Which is not to say that James spends the whole film on a psychiatrist’s couch — GoldenEye really delivers the goods in the action department. From the opening bungie jump from a huge dam, to thrilling chase through St. Petersburg involving a stolen tank and a freight train, the Bond series tradition is upheld with some of the best stunts and f/x ever. And the plot – a tensely unraveling intrigue involving renegade Soviets using a satellite weapon system to wreak havoc – is an even mix of technological complexities and daredevil mayhem to rival the best of the series, a welcome change of pace from the mushy inanities presented in the last few adventures. The familiar staple ingredients of the series – the flirting with Moneypenny, the briefing from M, the visit to Q’s workshop, the exotic locales, etc. – all make their returns without falling into cliché. The script seems almost like a patchwork of all the most successful elements of previous Bond pictures given a fresh twist, while director Martin Campbell (No Escape) keeps everything moving at a lively pace. Also, the title sequence is the most bizarre one ever, while the familiar music has been given a crisp new sound.
Pierce Brosnan takes the role of 007 as if he were born to it – not surprising perhaps, considering his history with the character. The Irish actor claims that Goldfinger was the first film he ever saw, and helped in his decision to go into show business. His late wife Cassandra Harris appeared in For Your Eyes Only. He would have taken the role in 1986, if not for the interference of NBC executives who wanted him to continue as Remington Steele (a character which played with the Bond image). It’s just as well – the intervening years have lent him an air of authority and confidence he would have lacked, and GoldenEye is a much better picture than those he would have had to endure in the ’80s. No need to trust my judgment as to his sex appeal – as he turned to fire down the trademark gun barrel to start the picture, I heard gasps from several females in the theater.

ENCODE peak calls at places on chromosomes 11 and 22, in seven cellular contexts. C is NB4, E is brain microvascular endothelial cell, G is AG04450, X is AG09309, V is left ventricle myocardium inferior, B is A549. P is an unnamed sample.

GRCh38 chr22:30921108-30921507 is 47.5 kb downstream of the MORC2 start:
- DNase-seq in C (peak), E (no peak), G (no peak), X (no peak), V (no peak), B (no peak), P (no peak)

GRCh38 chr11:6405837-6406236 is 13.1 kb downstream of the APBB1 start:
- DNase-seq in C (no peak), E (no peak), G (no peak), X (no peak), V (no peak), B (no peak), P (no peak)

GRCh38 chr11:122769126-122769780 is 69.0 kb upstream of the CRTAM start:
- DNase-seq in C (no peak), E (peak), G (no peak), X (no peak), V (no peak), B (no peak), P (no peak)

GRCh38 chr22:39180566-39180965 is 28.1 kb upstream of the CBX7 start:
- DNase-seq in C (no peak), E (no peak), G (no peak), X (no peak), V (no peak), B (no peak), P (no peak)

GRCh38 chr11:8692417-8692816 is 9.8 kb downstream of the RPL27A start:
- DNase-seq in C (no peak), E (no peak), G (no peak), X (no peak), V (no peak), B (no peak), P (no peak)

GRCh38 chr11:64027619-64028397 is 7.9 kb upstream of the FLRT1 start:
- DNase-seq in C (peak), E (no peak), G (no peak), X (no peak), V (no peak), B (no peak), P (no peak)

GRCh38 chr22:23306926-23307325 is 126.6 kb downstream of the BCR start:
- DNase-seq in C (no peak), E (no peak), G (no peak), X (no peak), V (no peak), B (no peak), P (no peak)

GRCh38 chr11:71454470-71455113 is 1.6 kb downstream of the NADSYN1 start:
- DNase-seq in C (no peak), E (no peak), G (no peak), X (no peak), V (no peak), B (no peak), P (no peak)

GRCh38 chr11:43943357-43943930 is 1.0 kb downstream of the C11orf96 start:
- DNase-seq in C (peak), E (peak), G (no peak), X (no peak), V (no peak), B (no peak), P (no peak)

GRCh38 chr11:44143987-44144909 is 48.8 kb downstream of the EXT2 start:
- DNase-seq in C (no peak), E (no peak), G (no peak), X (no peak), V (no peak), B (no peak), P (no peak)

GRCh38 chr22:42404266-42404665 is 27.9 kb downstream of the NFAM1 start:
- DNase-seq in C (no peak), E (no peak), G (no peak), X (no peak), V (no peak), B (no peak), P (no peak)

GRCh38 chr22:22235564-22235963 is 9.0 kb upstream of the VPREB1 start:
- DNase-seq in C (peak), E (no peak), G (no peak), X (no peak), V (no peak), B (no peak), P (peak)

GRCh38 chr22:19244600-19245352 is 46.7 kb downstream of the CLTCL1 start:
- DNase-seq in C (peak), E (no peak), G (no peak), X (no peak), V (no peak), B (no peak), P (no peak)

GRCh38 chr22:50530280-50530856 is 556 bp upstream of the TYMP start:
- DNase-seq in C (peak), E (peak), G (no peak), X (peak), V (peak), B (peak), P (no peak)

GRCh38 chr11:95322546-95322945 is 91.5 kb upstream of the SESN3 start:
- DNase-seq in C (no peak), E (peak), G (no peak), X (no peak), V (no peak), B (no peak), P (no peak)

Brosnan is equally at home in all other Bond arenas, whether it’s downing a martini at a Monte Carlo baccarat table or grimly cutting loose with a machine gun. He never once betrays the character, showing a keen insight into what makes it work so well, aided by a fine supporting cast including Joe Don Baker who walks tall as a friendly CIA agent – a different role than he had in The Living Daylights. If Brosnan continues with the series (and he’s signed to do at least two more), he’ll take Moore’s place as the #2 Bond (and incidentally, since the prologue is set 9 years in the past, he’s Bond before Dalton).
Bond is indeed back this time, in the best 007 film in 20 years.